250 Cases in Clinical Medicine, 4th Edition pdf


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The current edition of the book has been updated to reflect the new expec
tations of the Royal College of Physicians and its examiners. The practice

of clinical medicine requires ‘connecting-the-dots’ across pieces of infor-
mation; that is, it requires utilization of both verbatim memory and gist

memory (JAMA, 2009;302:1332–1333). Verbatim memory involves mere
recollection of facts (e.g. causes of pleural fluid) whereas gist memory
involves interpretation (e.g. that a very low pleural fluid glucose in a
patient with inflamed joints indicates that rheumatoid arthritis may be the
cause of pleural effusion). Clinical examinations have been redesigned to
reflect the day-to-day practice of clinical medicine. Therefore, success in
clinical examinations requires development of both forms of memory.
Astute clinicians utilize such gist-based reasoning to arrive at the right
diagnosis, and their clinical reasoning is superior because they are able to
recognize the gist of clinical symptoms: clinical examinations are designed
to identify this competency. This edition has been updated keeping in
mind these new expectations. More cases now have representative pictures

to enhance gist memory to help a prospective candidate to ‘connect-the-
dots’ in the examination situation in a timely fashion; the text provides

material to improve verbatim memory.

Although this book is designed for the clinical examination it is best uti-
lized at least 6 months before the Part 1 MRCP written examination and

at least a year before the PACES clinical examination. Simultaneous devel-
opment of both gist and verbatim memory requires a lot of practice and,

therefore, this book is best utilized at the bedside after seeing an index
case. To improve gist memory by only seeing patients (without using this
book) is like embarking on a trans-Atlantic flight without a flight plan,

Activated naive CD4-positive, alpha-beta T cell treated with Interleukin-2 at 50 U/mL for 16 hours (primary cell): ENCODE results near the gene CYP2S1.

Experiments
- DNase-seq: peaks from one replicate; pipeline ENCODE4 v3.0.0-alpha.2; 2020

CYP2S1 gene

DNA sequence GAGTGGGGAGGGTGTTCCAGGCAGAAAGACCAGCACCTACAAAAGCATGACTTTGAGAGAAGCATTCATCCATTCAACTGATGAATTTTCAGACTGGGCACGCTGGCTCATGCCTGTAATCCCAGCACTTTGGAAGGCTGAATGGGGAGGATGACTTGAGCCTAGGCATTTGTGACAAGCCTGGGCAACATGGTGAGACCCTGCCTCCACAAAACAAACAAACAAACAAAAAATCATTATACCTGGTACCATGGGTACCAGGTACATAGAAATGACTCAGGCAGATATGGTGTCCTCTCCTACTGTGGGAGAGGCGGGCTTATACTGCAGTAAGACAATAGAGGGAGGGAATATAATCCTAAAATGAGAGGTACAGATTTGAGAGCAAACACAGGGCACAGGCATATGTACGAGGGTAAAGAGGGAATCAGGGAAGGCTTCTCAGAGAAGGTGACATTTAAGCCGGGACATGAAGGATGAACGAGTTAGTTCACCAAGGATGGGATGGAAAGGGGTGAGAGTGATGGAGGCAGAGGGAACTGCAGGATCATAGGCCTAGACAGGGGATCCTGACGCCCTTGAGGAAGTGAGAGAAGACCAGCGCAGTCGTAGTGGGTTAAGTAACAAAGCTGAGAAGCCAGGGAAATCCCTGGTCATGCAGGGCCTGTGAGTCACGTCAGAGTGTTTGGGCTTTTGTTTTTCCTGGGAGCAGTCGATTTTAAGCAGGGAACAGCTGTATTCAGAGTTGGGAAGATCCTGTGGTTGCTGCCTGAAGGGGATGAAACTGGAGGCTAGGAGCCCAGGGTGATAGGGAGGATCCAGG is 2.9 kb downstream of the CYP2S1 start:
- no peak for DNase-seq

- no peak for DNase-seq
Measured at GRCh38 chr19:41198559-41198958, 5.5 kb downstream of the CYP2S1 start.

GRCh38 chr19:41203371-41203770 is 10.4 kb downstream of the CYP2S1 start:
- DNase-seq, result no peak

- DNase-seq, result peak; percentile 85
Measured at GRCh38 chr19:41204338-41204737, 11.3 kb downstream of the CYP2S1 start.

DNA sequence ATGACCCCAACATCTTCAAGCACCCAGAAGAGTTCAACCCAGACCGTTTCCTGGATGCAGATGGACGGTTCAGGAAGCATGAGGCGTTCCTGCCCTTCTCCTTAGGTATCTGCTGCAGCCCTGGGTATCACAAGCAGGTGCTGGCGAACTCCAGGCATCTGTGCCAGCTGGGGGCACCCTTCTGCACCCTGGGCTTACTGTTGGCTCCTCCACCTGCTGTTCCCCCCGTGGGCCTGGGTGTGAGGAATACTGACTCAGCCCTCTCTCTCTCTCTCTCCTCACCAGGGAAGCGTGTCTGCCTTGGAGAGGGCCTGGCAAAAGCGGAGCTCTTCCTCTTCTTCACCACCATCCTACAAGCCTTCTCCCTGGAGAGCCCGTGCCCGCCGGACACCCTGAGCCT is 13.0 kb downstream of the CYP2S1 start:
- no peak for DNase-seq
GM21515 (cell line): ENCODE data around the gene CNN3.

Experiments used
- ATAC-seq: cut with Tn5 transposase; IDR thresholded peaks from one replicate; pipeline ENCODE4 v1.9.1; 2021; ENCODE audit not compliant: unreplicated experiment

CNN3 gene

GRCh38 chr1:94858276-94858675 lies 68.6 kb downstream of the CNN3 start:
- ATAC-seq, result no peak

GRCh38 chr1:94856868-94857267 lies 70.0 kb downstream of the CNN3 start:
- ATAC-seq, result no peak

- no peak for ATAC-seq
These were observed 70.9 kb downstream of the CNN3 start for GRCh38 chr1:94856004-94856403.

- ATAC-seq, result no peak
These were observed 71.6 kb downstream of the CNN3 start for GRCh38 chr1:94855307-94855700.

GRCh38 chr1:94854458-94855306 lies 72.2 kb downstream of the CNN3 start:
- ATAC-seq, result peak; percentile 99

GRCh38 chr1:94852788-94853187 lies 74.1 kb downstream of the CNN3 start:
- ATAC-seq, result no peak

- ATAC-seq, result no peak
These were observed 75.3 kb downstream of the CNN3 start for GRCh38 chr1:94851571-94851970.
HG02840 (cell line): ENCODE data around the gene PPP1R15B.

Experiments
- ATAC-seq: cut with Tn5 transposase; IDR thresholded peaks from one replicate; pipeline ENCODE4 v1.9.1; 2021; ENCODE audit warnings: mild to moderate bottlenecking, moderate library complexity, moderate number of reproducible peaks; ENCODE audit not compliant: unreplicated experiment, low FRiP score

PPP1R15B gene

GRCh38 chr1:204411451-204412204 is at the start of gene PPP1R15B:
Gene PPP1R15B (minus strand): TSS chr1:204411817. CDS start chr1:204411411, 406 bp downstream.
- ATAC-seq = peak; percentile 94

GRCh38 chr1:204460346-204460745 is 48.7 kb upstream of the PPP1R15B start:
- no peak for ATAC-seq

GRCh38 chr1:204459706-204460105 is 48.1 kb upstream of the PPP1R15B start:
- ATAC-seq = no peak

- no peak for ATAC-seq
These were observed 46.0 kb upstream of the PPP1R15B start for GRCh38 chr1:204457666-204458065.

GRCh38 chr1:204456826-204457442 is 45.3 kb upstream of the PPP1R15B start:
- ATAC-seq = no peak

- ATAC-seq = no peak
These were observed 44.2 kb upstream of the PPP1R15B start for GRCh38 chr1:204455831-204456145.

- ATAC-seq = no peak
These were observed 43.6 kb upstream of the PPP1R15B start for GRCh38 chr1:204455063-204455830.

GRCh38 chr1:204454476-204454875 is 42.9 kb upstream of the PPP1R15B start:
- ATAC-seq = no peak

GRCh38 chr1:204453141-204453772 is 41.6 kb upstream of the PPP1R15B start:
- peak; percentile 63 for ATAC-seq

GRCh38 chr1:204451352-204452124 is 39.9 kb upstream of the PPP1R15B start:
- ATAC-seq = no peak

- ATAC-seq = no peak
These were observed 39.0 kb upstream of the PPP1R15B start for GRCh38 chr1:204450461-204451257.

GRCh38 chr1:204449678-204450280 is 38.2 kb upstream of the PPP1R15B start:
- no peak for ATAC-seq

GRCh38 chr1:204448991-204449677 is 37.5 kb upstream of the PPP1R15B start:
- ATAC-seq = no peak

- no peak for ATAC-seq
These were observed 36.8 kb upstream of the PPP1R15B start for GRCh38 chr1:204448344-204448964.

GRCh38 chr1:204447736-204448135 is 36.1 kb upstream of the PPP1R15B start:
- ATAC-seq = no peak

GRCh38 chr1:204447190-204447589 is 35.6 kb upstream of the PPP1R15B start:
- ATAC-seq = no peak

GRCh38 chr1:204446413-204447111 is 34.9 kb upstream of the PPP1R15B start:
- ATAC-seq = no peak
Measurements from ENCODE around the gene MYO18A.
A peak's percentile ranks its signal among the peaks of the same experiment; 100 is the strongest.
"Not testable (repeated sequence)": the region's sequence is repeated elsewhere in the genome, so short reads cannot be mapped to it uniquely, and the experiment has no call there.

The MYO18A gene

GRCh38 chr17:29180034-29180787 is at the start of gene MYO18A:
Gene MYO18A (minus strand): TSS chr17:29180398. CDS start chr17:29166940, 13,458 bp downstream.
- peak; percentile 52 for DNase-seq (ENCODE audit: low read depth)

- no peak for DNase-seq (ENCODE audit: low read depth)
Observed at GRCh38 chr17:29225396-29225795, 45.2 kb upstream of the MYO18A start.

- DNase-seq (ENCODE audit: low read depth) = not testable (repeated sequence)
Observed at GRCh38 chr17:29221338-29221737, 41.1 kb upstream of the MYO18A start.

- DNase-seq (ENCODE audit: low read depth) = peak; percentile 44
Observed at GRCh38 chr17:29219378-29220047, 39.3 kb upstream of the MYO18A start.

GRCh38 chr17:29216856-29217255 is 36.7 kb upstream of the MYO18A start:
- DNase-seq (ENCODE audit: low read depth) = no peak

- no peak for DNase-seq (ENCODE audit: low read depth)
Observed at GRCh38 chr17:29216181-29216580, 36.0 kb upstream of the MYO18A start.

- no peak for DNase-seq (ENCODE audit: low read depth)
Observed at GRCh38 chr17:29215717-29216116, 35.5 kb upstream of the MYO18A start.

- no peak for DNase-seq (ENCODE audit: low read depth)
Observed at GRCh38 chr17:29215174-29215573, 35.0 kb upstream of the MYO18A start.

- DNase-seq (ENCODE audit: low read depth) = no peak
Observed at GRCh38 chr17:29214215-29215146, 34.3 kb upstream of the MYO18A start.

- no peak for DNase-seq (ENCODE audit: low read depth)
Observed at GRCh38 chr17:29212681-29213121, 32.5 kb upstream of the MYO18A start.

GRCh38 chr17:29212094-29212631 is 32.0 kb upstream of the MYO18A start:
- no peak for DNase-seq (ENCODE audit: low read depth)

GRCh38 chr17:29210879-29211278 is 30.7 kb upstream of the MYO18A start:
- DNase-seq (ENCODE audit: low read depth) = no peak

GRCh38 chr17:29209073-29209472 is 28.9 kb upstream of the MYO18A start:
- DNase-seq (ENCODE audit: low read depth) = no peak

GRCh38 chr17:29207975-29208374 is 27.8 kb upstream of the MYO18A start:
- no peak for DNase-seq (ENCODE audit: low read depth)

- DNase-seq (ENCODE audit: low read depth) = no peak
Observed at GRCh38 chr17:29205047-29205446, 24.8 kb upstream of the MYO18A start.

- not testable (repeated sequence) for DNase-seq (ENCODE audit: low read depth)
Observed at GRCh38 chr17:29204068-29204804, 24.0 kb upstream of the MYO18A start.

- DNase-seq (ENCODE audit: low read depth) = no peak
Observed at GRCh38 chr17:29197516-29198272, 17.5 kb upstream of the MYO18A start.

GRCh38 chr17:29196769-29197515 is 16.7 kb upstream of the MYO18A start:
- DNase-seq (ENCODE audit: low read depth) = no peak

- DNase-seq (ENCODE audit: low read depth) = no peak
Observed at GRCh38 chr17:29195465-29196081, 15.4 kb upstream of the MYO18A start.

but merely to read books without seeing adequate numbers of patients is
like a plane not taking off at all. Each candidate is encouraged not only
to see at least three to four representative patients of each case but also
to present each patient to a colleague who has passed the examination or
a consultant physician (i.e. each case should have been presented by the
candidate at least three to four times before the examination); style matters
as much as substance and this requires practise, practise and more
This book should continue to be useful for MBBS, PLAB, LRCP, MRCP
(UK), MRCPI, postgraduate clinical examinations in the US, Australia

(FRACP) and Canada (FCCP), and MD (New Zealand, Malaysia, Singa-
pore, India, Pakistan, Sri Lanka and Bangladesh). The current organization

of this book should also be appropriate for medical students in the US

taking the USMLE and for the American Board of Internal Medicine Exam-
ination (ABIM). Cases for examinations are drawn from the same pool for

both undergraduate and postgraduate examinations, although in the latter
the candidate’s performance has to be faultless and he or she will be
expected to know certain aspects in greater detail.

Preface: ‘connecting-the-dots’

250 Cases in Clinical Medicine
Each case is discussed under a number of headings.
Instruction: this allows the candidate to know what sort of instruction or
command may be expected from an examiner.
Salient features: this section includes important features in each case
including aspects in history, physical signs, guidelines on how to
proceed when faced with these signs and what to tell the examiner, in
order to satisfy the examiner that the candidate is ‘safe and sound’ to be
a competent clinician.

Diagnosis: most candidates are unable to present their diagnosis in a suc-
cinct manner, although they are able to elicit the clinical signs. This

heading has been included to help candidates to present their diagnosis
in a crisp and confident fashion.

Questions: this section supplies the questions (with answers) that a can-
didate can expect in a given case. These are also useful for the viva

component of the examination.

Endnotes: many of the cases have endnotes giving historical aspects rel-
evant to that particular case, and some have key review references.

Although examiners will not deduct marks for ignorance of things that
have little relevance to patient welfare, candidates who know the facts
can expect a congratulatory glow to pervade the examiner, so that the
rest of the questions may be softened accordingly.


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